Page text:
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Feb. 2, 2000 (Atlanta) -- Carrie Boudreau could almost be called petite -- especially considering what she can accomplish. Although she weighs in around 125 pounds, researchers at the University of Dayton in Ohio say she's "arguably" the world's strongest woman overall.

How strong is strong? Boudreau holds the world record in her weight class of 56 kg (about 124 pounds) for lifting a mere 1,154.72 pounds. Granted, that's a total sum of three lifts: the dead lift, the bench press, and the squat lift. But in the dead lift alone, where the athlete bends at the waist and lifts the weight off the ground, Boudreau lifted 491.72 pounds.

There are women who have lifted more, but no one of lighter body weight has lifted more. The researchers wanted to find out, through statistical analysis, who is the world's strongest woman pound-for pound. The subjects in the study, published in the January issue of Medicine & Science in Sports & Exercise, were the 36 current world record holders according to the International Powerlifting Federation.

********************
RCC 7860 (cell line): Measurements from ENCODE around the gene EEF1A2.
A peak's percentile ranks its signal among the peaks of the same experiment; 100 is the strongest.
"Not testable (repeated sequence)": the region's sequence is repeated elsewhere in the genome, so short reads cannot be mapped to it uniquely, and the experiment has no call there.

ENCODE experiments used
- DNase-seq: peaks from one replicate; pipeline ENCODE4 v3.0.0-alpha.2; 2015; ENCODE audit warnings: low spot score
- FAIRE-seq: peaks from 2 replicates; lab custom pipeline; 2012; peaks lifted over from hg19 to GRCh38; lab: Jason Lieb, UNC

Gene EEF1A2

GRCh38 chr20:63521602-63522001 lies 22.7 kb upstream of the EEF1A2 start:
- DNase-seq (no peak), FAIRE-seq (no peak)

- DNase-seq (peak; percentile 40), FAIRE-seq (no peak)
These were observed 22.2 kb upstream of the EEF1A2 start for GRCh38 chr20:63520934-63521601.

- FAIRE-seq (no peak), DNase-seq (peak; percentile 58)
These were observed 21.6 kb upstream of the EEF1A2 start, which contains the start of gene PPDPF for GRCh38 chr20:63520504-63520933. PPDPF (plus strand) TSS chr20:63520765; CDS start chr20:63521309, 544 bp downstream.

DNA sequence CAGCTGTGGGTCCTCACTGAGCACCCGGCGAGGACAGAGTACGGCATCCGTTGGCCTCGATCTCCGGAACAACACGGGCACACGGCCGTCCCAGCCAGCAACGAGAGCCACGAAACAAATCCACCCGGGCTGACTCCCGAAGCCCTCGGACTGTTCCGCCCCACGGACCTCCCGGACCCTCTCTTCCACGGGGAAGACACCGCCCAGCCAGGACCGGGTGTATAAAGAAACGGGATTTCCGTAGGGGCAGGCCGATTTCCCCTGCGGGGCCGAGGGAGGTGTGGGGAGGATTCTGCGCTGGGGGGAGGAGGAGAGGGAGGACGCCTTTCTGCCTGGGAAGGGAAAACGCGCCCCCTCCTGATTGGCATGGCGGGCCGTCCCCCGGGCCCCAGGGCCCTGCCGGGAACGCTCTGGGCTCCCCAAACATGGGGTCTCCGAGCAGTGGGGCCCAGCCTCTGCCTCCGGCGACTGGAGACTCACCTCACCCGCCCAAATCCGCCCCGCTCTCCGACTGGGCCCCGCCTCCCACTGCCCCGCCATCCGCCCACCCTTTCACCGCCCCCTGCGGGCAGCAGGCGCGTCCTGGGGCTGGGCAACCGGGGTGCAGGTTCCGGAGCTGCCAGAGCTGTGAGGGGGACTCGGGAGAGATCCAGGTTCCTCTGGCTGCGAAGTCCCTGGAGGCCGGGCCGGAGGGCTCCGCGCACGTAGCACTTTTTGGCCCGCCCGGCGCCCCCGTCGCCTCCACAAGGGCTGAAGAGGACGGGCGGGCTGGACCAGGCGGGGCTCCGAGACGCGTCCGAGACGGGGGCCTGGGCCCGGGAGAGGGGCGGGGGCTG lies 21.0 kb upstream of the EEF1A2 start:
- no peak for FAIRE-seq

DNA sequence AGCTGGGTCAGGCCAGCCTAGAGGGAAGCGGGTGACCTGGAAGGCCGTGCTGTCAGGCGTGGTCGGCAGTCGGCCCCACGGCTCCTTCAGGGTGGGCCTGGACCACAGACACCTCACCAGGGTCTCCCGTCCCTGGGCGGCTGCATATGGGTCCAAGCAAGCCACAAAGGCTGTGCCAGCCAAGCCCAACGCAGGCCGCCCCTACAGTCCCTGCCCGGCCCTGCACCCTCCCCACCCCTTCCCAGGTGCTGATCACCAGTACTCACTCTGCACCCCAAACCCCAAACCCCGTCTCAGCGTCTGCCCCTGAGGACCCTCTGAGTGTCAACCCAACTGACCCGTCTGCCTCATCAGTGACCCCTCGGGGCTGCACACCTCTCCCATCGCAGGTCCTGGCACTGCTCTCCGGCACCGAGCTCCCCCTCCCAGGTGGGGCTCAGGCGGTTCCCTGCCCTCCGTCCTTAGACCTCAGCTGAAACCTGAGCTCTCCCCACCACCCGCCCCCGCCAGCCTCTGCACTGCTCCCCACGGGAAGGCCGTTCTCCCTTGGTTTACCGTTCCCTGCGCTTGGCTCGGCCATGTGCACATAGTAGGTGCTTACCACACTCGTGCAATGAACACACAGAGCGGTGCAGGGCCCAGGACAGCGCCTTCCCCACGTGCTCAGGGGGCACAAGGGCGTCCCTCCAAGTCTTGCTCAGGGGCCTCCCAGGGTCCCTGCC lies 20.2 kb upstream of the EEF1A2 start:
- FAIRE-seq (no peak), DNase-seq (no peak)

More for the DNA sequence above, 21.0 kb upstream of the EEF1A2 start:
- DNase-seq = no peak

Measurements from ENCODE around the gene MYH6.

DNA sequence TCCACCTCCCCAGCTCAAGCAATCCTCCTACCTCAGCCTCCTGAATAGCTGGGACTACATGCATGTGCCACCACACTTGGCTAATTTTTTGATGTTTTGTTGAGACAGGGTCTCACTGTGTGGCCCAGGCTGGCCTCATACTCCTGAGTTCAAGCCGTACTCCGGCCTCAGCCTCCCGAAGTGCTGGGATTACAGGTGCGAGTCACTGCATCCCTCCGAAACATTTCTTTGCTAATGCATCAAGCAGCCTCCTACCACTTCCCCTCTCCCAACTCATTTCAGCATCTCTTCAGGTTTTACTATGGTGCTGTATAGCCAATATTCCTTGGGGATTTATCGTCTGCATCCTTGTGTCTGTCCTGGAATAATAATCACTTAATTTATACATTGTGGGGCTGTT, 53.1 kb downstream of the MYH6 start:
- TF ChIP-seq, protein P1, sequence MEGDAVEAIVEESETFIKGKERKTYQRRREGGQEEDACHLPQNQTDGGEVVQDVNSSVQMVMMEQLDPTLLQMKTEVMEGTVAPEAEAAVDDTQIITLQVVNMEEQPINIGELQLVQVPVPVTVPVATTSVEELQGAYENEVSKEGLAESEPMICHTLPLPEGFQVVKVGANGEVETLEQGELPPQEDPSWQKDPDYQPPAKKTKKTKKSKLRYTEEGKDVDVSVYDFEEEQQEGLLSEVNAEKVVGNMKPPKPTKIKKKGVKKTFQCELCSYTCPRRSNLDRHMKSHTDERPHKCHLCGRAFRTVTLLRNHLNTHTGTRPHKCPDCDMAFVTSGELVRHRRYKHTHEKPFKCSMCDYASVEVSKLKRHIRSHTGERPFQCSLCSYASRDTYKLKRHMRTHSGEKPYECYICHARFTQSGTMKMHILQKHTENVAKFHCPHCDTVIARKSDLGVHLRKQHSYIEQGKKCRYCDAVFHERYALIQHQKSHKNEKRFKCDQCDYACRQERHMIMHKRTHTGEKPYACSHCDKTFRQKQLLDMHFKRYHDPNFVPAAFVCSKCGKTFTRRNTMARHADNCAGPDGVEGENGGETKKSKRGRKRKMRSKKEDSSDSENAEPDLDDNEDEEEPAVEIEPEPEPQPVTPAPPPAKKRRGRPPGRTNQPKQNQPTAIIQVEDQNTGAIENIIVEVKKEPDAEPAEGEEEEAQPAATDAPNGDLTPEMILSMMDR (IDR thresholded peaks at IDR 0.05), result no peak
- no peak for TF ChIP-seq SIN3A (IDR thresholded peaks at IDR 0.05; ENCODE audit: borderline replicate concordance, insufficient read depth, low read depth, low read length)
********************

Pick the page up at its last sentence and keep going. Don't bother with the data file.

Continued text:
"We know that bigger people tend to be stronger, so when we're trying to compare people of different sizes, it sounds easy. You'd think all you'd have to do is take what they lift and divide by how heavy they are. But it turns out that's actually not a good way to do it because of the laws of biology, and the [fact] that when animals get bigger they don't get proportionately stronger," lead author Paul M. Vanderburgh, EdD, associate professor in exercise science at the University of Dayton, tells WebMD.

In order to factor in the influence of body size correctly, Vanderburgh says, results were compared using two different statistical formulas, which have been published before in similar studies. "The reason we stuck with the two models we used [was that] those are the only ones that have any theoretical basis," he tells WebMD.

After all the numbers were run, using both statistical models, Boudreau came out on top -- even though she was in the more competitive middleweight classes. "That's really how remarkable she is, because even if you don't take into account that she's up against much more competition, she's still the strongest. It's quite remarkable," Vanderburgh tells WebMD.

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